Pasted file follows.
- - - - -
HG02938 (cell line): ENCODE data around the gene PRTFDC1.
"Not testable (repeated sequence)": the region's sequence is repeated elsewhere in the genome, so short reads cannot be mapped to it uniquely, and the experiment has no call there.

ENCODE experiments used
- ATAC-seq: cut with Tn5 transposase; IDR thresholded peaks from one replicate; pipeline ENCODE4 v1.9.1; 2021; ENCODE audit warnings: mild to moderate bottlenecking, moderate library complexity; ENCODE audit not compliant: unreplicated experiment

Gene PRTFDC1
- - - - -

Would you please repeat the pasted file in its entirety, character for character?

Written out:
HG02938 (cell line): ENCODE data around the gene PRTFDC1.
"Not testable (repeated sequence)": the region's sequence is repeated elsewhere in the genome, so short reads cannot be mapped to it uniquely, and the experiment has no call there.

ENCODE experiments used
- ATAC-seq: cut with Tn5 transposase; IDR thresholded peaks from one replicate; pipeline ENCODE4 v1.9.1; 2021; ENCODE audit warnings: mild to moderate bottlenecking, moderate library complexity; ENCODE audit not compliant: unreplicated experiment

Gene PRTFDC1